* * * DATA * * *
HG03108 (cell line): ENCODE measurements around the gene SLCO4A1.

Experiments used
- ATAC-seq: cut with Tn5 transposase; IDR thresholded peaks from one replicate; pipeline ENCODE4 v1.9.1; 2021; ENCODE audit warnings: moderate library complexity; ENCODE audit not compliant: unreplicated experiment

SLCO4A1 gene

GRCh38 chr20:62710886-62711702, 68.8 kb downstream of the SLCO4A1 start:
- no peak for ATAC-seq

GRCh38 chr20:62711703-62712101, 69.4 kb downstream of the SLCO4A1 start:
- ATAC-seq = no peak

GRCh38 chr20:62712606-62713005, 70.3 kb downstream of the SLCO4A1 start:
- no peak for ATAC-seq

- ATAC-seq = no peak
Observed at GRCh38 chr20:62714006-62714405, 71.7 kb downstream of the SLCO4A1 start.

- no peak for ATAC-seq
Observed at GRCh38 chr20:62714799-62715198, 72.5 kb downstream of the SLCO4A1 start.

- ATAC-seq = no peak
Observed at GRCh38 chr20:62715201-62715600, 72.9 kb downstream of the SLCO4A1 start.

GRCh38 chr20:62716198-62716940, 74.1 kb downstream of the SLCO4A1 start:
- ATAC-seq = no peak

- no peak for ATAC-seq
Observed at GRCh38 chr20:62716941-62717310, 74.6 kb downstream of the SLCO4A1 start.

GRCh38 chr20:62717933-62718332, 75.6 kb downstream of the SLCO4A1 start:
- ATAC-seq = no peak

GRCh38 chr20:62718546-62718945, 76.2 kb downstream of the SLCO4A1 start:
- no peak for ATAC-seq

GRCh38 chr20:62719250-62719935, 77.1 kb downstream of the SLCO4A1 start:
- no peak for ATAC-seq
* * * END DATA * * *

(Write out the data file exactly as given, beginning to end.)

HG03108 (cell line): ENCODE measurements around the gene SLCO4A1.

Experiments used
- ATAC-seq: cut with Tn5 transposase; IDR thresholded peaks from one replicate; pipeline ENCODE4 v1.9.1; 2021; ENCODE audit warnings: moderate library complexity; ENCODE audit not compliant: unreplicated experiment

SLCO4A1 gene

GRCh38 chr20:62710886-62711702, 68.8 kb downstream of the SLCO4A1 start:
- no peak for ATAC-seq

GRCh38 chr20:62711703-62712101, 69.4 kb downstream of the SLCO4A1 start:
- ATAC-seq = no peak

GRCh38 chr20:62712606-62713005, 70.3 kb downstream of the SLCO4A1 start:
- no peak for ATAC-seq

- ATAC-seq = no peak
Observed at GRCh38 chr20:62714006-62714405, 71.7 kb downstream of the SLCO4A1 start.

- no peak for ATAC-seq
Observed at GRCh38 chr20:62714799-62715198, 72.5 kb downstream of the SLCO4A1 start.

- ATAC-seq = no peak
Observed at GRCh38 chr20:62715201-62715600, 72.9 kb downstream of the SLCO4A1 start.

GRCh38 chr20:62716198-62716940, 74.1 kb downstream of the SLCO4A1 start:
- ATAC-seq = no peak

- no peak for ATAC-seq
Observed at GRCh38 chr20:62716941-62717310, 74.6 kb downstream of the SLCO4A1 start.

GRCh38 chr20:62717933-62718332, 75.6 kb downstream of the SLCO4A1 start:
- ATAC-seq = no peak

GRCh38 chr20:62718546-62718945, 76.2 kb downstream of the SLCO4A1 start:
- no peak for ATAC-seq

GRCh38 chr20:62719250-62719935, 77.1 kb downstream of the SLCO4A1 start:
- no peak for ATAC-seq